try catch block in Java vs Javascript

In both Java and JavaScript, the try-catch block is used to handle exceptions that may occur in the code. The basic structure of a try-catch block in both languages is similar: a block of code is put in a “try” block, and any exceptions that are thrown in that block are caught and handled in a separate “catch” block.

And finally you have a finally block which will be executed irrespective of whether there was an exception or not.

However, there are a few key differences between the way try-catch blocks work in the two languages:

Exception vs Error:

In Java, exceptions are objects that are instances of classes that extend the “Throwable” class. The catch block takes a parameter that specifies the type of exception that it can handle. For example, the catch block might catch a “FileNotFoundException” or a “SQLException”.

try {
    // code that might throw an exception
} catch (FileNotFoundException e) {
    // handle the exception
} catch (SQLException e) {
    // handle the exception
}

In JavaScript, exceptions are represented as error objects that are instances of the “Error” class . The catch block takes an argument that is the error object.

try {
    // code that might throw an exception
} catch (err) {
    console.log(err);
    // handle the exception
}

Throw statement

In Java, the “throw” statement is used to throw an exception object that is an instance of a class that extends the “Throwable” class. The exception object is typically created by calling the constructor of one of the built-in exception classes, such as “IllegalArgumentException” or “IOException”.

if (someCondition) {
    throw new IllegalArgumentException("some message");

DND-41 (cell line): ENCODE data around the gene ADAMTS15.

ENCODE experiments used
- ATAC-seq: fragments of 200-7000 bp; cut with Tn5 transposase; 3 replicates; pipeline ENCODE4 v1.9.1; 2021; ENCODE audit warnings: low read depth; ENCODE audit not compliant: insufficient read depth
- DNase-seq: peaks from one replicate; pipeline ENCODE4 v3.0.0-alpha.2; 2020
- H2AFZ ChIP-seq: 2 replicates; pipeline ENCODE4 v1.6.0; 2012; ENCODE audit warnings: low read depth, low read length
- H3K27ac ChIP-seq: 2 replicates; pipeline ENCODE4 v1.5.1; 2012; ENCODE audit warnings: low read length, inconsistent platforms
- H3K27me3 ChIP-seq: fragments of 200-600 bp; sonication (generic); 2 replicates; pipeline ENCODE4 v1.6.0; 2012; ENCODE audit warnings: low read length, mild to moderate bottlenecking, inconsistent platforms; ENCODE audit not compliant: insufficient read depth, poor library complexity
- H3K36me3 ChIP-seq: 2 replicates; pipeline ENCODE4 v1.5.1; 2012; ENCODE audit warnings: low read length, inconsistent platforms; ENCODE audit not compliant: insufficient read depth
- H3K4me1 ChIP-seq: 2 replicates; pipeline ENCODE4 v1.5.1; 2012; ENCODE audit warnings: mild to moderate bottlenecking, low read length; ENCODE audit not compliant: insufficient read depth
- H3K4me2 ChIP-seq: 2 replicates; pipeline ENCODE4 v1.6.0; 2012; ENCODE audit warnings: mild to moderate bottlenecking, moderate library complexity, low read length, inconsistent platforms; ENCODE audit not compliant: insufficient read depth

}

In Javascript you can throw an “Error” object or even a string or a number:

if (someCondition) {
    throw new Error("some message");
}

if (someCondition) {
    throw "some message";
}

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Checked Exceptions vs Unchecked Errors:

Java’s exception is checked, meaning that the compiler checks that the exception has been handled or declared to be thrown by the method.

If you throw an exception in Java you either :

  • catch it in catch block or
  • Add”throws” statement at the end of method declaration so that the exception gets propagated. This need to be handled again by the method which invokes the method which threw the exception.
  • throw it again using “throw” statement (in this case you have to add throws statement as well )

public void test() throws Exception{

   try{
   .....
   //logic here
    }catch(Exception e){
             throw new Exception("Throwing the exception again");
   }

}

JavaScript errors are unchecked and it’s not mandatory to handle the errors.

If a code throws error and you don’t include try catch block surrounding that code ,Javascript won’t complain whereas Java will force you to add the statement or add throws statement.

throws keyword:

Java allows you to propagate an exception using “throws” keyword if you don’t want to deal with it in the current method.

Javascript has no such provision of “throws” keyword.

In JavaScript, errors propagate up the call stack automatically

When an error is thrown, the JavaScript engine will look for the nearest error-handling code, such as a try-catch block to handle the error.

If no error-handling code is found, the error will continue to propagate up the call stack until it is handled or until it reaches the top level of the stack, at which point the script will terminate and the error will be logged to the console or an error-logging service if available.

It’s worth noting that in JavaScript, you can throw any type of value (not just errors) and it will propagate in the same way. This means that any value that is thrown, including strings, numbers, or objects, will be treated as an error and will propagate up the call stack.

That’s it!

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